Protecting yourself against rising crime levels in SA
Unique policy for ordinary people facing all sorts of potential attacks
Many people have insurance cover which protects them against the affect of crime, but many cannot afford the cost of private medical cover and short-term insurance for personal items.
Crime is a reality for many South Africans with rising numbers of murders, hijackings, robberies, sexual assault and violence against women and children, according to the latest statistics from the South African Police Service.
Many people have insurance cover which protects them against the effect of crime on them and their finances. But many cannot afford the cost of private medical cover and short-term insurance for personal items.
A new insurer, My Personal Lifeline, underwritten by Santam, aims to cover South Africans who do not have access to private medical facilities.
“My Personal Lifeline is aimed at offering the ordinary man in the street access to private facilities at a reasonable rate – in the same way that medical schemes charge a fee to provide you with access to private hospitals or doctors,” Lucy Kalify, commercial director at CDA Solutions, the financial service provider that is marketing the policy, says.
Kalify says that for a flat premium of just over R136 you and your family can be covered for crime-related loss, domestic violence situations, trauma and assault, rape and HIV exposure as well as medical assistance.
“We see My Personal Lifeline as a first aid kit for crime in that immediately after an incident of a crime our clients can get access to a phone loaded with airtime, cash, accommodation, Uber vouchers to get around, a 24-hour helpline, private investigators and trauma counsellors,” Kalify says.
Victims of domestic violence will also receive the following benefits: a professional security guard to collect you and your children, assistance to open a case against the abuser, and hotel stay of up to three days to the value of R6,000 per year.
Different limits are applied to the various benefits. Kalify says that the insurer's objective is to ensure that you are able to claim different benefits and with no overall benefit limit. You could claim up to R100,000 worth of services for a specific event, she says.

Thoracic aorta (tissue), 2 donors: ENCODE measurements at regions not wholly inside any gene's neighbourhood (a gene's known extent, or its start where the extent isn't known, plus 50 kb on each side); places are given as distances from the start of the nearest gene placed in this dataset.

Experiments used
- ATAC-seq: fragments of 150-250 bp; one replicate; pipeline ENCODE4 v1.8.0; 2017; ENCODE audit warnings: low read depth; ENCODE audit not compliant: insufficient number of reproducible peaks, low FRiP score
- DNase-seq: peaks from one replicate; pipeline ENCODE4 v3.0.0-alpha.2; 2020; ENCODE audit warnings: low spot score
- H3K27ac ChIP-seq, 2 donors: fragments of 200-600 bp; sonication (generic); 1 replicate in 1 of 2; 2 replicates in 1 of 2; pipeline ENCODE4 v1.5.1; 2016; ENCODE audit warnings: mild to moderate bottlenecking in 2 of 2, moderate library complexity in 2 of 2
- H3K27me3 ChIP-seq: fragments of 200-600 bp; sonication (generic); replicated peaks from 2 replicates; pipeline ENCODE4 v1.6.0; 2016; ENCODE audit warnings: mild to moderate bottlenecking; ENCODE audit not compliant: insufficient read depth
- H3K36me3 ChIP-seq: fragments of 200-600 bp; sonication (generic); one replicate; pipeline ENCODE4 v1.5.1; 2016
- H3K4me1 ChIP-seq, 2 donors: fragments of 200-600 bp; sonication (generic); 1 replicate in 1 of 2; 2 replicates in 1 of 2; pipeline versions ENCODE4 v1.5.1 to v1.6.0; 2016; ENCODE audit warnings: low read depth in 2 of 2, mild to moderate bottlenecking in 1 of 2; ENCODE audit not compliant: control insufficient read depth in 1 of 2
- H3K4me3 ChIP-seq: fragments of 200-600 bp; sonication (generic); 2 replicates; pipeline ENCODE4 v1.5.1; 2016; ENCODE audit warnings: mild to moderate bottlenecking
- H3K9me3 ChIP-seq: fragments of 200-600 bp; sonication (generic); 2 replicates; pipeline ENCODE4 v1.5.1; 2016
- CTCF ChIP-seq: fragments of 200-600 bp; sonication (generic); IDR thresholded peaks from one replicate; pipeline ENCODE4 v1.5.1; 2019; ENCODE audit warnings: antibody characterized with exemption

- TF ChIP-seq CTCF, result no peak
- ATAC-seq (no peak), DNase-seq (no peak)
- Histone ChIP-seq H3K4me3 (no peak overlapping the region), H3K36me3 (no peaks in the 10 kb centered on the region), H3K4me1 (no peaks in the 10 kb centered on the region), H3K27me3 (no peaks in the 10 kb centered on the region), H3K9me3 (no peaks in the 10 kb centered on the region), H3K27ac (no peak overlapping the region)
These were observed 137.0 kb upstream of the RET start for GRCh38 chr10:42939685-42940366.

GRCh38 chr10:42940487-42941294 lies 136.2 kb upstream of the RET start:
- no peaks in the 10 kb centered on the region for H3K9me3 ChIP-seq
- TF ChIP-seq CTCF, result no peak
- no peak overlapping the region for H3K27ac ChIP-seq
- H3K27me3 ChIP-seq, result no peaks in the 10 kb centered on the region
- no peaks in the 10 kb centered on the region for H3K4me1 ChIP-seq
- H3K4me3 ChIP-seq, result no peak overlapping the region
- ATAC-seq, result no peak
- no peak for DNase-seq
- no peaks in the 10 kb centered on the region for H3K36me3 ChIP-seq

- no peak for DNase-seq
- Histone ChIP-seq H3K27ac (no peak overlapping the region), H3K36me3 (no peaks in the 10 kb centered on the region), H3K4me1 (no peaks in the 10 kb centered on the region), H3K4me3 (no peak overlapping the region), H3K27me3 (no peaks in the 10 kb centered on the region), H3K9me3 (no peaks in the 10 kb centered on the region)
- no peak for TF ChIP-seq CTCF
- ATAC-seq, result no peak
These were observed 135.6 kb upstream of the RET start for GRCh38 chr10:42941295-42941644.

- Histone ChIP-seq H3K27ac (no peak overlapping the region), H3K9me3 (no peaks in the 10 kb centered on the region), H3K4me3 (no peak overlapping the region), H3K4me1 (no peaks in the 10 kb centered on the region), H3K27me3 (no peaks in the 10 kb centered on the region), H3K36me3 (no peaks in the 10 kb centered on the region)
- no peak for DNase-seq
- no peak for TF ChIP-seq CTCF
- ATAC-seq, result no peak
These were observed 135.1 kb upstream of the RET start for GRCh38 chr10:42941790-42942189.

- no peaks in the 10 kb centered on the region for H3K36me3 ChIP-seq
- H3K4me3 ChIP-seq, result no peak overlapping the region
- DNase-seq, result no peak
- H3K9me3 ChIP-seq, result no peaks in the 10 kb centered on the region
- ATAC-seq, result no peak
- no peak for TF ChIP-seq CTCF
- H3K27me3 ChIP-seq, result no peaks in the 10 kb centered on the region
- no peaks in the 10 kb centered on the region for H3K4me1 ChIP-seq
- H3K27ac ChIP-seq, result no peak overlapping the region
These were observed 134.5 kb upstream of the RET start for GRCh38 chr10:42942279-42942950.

The insurer, which focused its marketing around gender-based violence earlier this year, received a lot of backlash with many accusing it of commercialising what should be free services. However, Kalify says the policy covers the entire family, as anyone can be a victim of crime or gender-based violence.
Peter Nkhuna, senior assistant ombudsman at the Ombudsman for Short Term Insurance, says only the market will dictate how much need there is for such a product.
“I do not personally think it would be correct to see this as commercial exploitation of gender-based violence, rather being responsive to needs of those who are likely to find themselves victims of such crimes,” he says.
Policies should only be recommended on the basis of a needs analysis showing that you need the cover and the policy is best suited to that need, he says.
Kalify says although there are other products in the market that include some of the benefits offered by My Personal Lifeline, their product is packaged to offer an overall solution to a very specific problem and to South Africans who would not otherwise have access to private medical facilities.
Marietjie Oosthuizen, senior financial planner at 27Four, says when you are in a relationship it is important to always stay independent by keeping your own bank account, separate savings and an emergency fund to protect yourself from crimes in the home like gender-based violence and trauma.
Oosthuizen says her only concern for such a cover would be safety of a woman should her abusive partner find out she has such a policy. Women should also have the support of friends, family and other networks near them, she says.